Here is a starter list:
1. The word herstory. Nancy Dye, president of Oberlin and powerful and practicing feminist, corrected this in a seminar I took with her sophomore year--it's false etymology ("history" does not derive from "his story.") Like "mandals" or "labradoodle," it may sound cute the first few times, then just gets cringey.
2. Is wimmin the plural of womyn? I never understood that. With all due respect to the great second wave feminist forebears upon whose shoulders I stand, etc., must we still employ these awkward misspellings.
I'm not putting a question mark there because I actually don't mean it as a question.
3. Estrogen. Good god, are we not more than a hormone? I have seen countless female bands described as "estrogen-fueled," a music festival in Chicago last year called itself (cringe) EstroJam, and in this week's Willamette Week, this listing appears:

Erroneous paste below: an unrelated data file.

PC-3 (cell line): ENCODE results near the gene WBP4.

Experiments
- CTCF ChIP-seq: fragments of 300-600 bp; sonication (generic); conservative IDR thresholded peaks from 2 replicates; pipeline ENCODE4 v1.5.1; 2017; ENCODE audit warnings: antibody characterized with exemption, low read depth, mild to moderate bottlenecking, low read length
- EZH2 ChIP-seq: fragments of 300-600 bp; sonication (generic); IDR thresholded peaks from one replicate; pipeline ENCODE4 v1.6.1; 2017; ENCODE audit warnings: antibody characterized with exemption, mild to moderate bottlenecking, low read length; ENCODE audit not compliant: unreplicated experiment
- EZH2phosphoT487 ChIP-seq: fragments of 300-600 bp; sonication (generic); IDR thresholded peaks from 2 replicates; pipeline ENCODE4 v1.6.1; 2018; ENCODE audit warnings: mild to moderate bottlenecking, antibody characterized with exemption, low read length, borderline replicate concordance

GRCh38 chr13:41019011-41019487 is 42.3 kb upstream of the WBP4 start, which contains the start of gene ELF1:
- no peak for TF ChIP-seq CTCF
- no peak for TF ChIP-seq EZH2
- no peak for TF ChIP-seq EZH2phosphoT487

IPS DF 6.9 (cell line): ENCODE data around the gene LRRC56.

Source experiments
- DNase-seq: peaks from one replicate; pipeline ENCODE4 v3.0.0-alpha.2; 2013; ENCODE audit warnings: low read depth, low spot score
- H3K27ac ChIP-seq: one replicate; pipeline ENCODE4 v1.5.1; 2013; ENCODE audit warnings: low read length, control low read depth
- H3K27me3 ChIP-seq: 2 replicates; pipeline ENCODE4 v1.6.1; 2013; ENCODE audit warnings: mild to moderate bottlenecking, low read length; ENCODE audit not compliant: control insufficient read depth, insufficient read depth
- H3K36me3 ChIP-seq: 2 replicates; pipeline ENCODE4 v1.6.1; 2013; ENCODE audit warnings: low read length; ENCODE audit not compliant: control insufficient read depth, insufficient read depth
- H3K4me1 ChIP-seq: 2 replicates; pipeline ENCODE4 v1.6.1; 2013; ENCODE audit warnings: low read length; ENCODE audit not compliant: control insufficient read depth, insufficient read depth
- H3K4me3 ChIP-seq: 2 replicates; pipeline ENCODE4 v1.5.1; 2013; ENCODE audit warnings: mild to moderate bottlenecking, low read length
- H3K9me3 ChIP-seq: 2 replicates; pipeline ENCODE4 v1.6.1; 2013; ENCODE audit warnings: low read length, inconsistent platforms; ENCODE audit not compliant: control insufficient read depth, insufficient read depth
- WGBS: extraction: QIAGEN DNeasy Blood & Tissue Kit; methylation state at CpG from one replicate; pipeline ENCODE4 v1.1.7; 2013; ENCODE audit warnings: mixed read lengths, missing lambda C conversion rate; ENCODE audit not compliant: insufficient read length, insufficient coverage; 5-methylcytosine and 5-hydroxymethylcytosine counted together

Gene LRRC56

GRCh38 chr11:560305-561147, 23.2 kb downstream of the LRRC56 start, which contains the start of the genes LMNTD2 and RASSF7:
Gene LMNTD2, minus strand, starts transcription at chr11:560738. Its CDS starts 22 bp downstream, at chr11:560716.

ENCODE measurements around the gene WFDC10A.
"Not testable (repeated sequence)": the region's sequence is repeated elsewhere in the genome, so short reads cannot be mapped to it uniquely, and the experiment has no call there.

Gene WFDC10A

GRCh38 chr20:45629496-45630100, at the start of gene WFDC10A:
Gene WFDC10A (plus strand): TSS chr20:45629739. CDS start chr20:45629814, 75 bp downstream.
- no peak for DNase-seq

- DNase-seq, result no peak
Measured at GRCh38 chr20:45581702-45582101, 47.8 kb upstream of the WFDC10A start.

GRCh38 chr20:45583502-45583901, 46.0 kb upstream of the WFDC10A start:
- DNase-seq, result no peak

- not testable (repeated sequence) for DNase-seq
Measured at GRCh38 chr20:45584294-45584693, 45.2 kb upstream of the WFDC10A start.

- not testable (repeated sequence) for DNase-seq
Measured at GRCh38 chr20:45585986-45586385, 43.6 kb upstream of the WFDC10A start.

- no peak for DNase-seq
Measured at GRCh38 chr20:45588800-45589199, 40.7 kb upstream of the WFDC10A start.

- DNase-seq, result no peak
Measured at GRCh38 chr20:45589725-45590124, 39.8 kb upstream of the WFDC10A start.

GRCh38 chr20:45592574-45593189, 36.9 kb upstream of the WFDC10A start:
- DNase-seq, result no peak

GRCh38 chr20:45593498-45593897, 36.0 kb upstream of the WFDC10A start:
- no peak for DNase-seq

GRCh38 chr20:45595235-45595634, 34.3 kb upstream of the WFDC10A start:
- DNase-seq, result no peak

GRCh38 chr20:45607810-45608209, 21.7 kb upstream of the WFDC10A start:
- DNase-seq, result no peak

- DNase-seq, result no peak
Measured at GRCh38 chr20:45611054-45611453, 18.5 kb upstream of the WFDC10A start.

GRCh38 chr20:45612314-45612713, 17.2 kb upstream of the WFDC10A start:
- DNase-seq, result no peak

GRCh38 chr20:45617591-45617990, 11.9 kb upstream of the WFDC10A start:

WORDSTOCK: Women & WordsReally? Is this really a "chat" about "all things estrogen?" For one, it sounds desperate, as if the listings writer can't think of anything else that might be common to female experience. For another, what are "all things estrogen"? How many "things" can there be? And for another, the operating assumption seems to be that if the writers are all women, they will speak solely of woman-things. (Instead of, for example, talking about writing books.) Would anyone ever describe a panel of four respected literary man-authors as "a chat on all things testosterone"? Totally lazy. At least if they got right to it and called it a hen party, it wouldn't sound like a menopause info sesh.
A quartet of smart literary babes, Janet Fitch (White Oleander), Carole Radziwell (What Remains), Alexandra Fuller (Don't Let's Go to the Dogs Tonight) and Karen Karbo (How to Hepburn), kick off Wordstock with a chat on all things estrogen. 7 pm.
Plea to the verbal universe: Look, I know I can be hopelessly literal. But can we drop "estrogen" unless we're actually talking straight up hormone issues? I just don't feel that my artistic and literary impulses, or my sense of community, are secreted from a gland.
"A chat on all things brain"--that I would go to in a second.